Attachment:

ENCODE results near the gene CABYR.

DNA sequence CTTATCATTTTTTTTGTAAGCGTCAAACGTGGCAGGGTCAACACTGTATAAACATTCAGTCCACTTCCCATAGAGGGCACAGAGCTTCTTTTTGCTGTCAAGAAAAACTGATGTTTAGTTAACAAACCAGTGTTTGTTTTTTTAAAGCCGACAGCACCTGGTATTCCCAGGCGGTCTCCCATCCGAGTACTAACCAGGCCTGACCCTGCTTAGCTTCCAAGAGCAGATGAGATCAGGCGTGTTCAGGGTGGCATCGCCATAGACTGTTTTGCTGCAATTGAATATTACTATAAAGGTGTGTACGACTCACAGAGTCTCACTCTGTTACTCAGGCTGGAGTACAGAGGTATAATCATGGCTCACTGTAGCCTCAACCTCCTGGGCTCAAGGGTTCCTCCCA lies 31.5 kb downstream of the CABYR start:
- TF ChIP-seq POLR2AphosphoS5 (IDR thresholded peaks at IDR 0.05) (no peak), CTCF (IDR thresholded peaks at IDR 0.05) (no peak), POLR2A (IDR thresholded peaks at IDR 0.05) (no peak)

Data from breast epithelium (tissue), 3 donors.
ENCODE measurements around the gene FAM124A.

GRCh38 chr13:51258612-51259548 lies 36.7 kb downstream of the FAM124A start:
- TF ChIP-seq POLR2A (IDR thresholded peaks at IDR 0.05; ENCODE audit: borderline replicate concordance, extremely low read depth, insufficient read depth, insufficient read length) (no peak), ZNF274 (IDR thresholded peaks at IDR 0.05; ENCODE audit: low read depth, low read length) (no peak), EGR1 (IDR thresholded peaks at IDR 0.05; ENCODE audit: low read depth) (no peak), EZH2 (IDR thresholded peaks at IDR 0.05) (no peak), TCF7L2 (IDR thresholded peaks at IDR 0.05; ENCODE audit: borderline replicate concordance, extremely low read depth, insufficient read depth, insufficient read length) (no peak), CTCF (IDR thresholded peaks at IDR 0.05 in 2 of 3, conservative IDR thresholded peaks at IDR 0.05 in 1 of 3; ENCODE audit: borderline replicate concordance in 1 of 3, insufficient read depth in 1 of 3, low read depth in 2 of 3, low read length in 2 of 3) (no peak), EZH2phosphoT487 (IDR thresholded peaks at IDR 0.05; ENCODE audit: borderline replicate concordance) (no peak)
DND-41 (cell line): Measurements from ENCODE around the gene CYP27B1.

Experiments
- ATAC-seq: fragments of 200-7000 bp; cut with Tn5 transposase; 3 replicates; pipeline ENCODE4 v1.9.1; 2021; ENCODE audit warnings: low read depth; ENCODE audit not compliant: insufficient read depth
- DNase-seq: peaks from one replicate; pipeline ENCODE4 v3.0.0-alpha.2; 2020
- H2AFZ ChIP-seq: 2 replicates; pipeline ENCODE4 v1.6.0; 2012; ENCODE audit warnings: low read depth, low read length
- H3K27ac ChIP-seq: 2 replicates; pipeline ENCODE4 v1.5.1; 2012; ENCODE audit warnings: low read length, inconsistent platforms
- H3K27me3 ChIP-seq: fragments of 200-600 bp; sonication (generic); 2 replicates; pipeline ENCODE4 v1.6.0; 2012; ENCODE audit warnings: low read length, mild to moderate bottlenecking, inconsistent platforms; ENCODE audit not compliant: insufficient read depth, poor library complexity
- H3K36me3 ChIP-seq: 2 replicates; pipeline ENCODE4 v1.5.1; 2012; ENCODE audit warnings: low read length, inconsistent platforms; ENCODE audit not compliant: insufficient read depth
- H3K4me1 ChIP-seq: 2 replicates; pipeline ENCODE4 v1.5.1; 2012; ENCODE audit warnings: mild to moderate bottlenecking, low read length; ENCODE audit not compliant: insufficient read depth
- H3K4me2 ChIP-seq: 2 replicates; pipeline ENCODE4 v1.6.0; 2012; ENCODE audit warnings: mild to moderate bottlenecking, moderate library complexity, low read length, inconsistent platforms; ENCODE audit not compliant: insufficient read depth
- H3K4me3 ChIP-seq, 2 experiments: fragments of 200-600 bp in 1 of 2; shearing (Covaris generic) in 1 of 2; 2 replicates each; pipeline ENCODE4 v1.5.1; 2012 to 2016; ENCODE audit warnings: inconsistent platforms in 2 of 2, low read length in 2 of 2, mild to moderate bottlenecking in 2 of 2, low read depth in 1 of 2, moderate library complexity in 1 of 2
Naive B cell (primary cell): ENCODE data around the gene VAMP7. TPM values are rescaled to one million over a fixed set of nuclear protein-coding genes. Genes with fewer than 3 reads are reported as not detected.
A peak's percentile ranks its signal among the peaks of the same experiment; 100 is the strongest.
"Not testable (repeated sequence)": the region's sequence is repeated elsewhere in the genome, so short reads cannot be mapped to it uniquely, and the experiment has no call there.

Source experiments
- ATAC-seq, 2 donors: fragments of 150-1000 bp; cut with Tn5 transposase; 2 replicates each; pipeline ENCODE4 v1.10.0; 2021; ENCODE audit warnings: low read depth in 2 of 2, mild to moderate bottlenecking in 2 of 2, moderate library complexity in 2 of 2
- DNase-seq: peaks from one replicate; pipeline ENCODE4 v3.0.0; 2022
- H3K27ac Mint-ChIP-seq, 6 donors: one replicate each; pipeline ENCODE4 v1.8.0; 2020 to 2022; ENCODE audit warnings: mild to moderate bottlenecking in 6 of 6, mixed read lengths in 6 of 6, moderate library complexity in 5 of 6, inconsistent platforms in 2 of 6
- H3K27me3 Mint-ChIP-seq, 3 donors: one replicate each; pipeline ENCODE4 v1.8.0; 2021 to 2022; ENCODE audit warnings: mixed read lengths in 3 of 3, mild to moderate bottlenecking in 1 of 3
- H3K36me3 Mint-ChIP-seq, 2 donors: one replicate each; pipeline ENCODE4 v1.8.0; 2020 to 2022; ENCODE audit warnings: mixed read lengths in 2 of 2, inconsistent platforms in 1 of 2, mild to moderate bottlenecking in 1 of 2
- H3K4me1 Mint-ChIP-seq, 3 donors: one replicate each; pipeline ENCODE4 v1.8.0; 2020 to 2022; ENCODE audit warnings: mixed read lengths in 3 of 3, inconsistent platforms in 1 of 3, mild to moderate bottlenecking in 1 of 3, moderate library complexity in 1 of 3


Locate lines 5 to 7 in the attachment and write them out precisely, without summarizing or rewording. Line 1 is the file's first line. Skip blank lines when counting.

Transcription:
ENCODE measurements around the gene FAM124A.

GRCh38 chr13:51258612-51259548 lies 36.7 kb downstream of the FAM124A start:
- TF ChIP-seq POLR2A (IDR thresholded peaks at IDR 0.05; ENCODE audit: borderline replicate concordance, extremely low read depth, insufficient read depth, insufficient read length) (no peak), ZNF274 (IDR thresholded peaks at IDR 0.05; ENCODE audit: low read depth, low read length) (no peak), EGR1 (IDR thresholded peaks at IDR 0.05; ENCODE audit: low read depth) (no peak), EZH2 (IDR thresholded peaks at IDR 0.05) (no peak), TCF7L2 (IDR thresholded peaks at IDR 0.05; ENCODE audit: borderline replicate concordance, extremely low read depth, insufficient read depth, insufficient read length) (no peak), CTCF (IDR thresholded peaks at IDR 0.05 in 2 of 3, conservative IDR thresholded peaks at IDR 0.05 in 1 of 3; ENCODE audit: borderline replicate concordance in 1 of 3, insufficient read depth in 1 of 3, low read depth in 2 of 3, low read length in 2 of 3) (no peak), EZH2phosphoT487 (IDR thresholded peaks at IDR 0.05; ENCODE audit: borderline replicate concordance) (no peak)